The brutal, determined foe that is the Islamic State (ISIS/ISIL/Daesh) arose from the continued sectarian chaos in Iraq following the US invasion, and it has become particularly adept at exploiting Sunni fears of Shia oriented governments in Iraq, Syria and Iran. Though intelligence estimates place active ISIS membership at only between 20,000 and 30,000, its self-proclaimed “holy caliphate” has been remarkably successful at sustaining itself, and has also managed to reach beyond its Syrian desert and Northern Iraq zones of control to engineer terrorist attacks abroad, with which we are now all too familiar.
What should US policy be regarding the challenge of this barbaric organization? General Joseph Dunford, Chairman of the Joint Chiefs of Staff, stated in his confirmation hearings that “this is a long-term endeavor,” indicating further that US military forces by themselves cannot defeat ISIS. Among the overriding conundrums faced by the Western allies is how to accomplish their goals without excessively destabilizing or destroying the lives of an estimated 10 million civilians in ISIS-controlled territory, and also without creating vast new cadres of radicalized individuals, determined to exact vengeance against us in the form of future organized terrorist successors to ISIS.
The US is faced with an asymmetric conflict calling for flexible, asymmetric responses utilizing a strategic and tactical mix of capabilities. However, neighboring countries have a much more direct and concrete strategic interest in defeating ISIS than does America. The regional nations know the local culture and politics much better than we can. They should assume the lead position in defeating the Islamic State.
Though the overall territory they control has been reduced in recent months, ISIS still dominates a significant area straddling the border between Iraq and Syria, including the ISIS “capitol city” of Raqqa, Syria, and Mosul in Iraq. A major strategic goal is to liberate Raqqa and Mosul. Defense secretary Ashton Carter recently declared there are “big arrows” pointing at these cities as part of US planning. But there are over 200,000 innocent persons living in Raqqa and some 1.5 million civilians in Mosul, whom ISIS fighters can effectively use as human shields against indiscriminately heavy bombardment or potential assaults from conventional US “boots on the ground.”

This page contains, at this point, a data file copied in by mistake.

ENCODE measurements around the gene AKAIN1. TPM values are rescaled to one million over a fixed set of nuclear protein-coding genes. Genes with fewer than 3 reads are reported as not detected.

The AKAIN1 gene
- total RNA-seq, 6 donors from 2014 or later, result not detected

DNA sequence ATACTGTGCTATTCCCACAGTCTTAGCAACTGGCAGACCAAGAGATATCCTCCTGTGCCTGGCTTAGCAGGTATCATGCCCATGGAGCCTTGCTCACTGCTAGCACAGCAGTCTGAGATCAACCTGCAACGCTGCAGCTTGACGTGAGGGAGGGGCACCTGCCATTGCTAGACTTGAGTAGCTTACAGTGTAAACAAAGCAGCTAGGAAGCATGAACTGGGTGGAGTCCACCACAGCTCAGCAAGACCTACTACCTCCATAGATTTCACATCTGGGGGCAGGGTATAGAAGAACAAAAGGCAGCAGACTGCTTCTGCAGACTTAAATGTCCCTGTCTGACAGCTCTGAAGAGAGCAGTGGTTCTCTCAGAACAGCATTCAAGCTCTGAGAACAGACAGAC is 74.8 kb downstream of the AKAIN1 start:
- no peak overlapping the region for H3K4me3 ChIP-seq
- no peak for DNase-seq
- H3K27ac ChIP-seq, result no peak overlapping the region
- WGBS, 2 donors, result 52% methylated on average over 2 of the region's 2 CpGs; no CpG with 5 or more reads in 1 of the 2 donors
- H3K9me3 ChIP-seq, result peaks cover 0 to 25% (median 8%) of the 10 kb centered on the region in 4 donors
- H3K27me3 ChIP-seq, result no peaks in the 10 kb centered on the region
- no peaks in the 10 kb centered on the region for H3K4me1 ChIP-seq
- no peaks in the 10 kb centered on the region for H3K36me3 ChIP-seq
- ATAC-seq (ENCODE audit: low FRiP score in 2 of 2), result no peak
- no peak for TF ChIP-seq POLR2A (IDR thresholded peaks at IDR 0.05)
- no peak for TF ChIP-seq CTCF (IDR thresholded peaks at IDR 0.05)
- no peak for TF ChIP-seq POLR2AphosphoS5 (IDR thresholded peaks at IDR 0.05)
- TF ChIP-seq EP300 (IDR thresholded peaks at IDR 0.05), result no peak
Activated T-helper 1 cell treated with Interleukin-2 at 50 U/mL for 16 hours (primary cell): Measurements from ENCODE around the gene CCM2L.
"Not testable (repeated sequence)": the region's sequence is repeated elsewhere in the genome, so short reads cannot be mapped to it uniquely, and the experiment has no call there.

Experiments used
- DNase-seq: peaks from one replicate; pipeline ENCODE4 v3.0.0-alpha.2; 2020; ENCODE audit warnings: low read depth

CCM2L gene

A further complication is that Mosul is in Iraq. That fact entails special considerations for US forces. Iraq’s Prime Minister al-Abadi says he is “adamantly opposed” to any significant numbers of new US troops being deployed in Iraq. Is there anyone who seriously says this Iraqi position should simply be ignored? Should the US make war against the very Iraq government so much US blood and treasure was expended to establish?
It should be obvious that US military efforts against the Islamic State pose risks of unanticipated complications similar to those that occurred after the US invasion of Iraq. What may have been seen as a “simple” military matter could become a slippery slope to far wider US involvement. One would expect that “deficit hawks” in Washington would wish to think carefully about those risks. Yet, incredibly, the prevailing attitude in Congress seems oblivious to the substantial risks inherent in this situation. The Chairman of the Senate Armed Services Committee has actually opined that “…a small component of American forces with an international force…could take out this caliphate.” A “small component?” Seriously? How many times did the Congress and the American people hear almost those exact words said regarding “taking out” Saddam?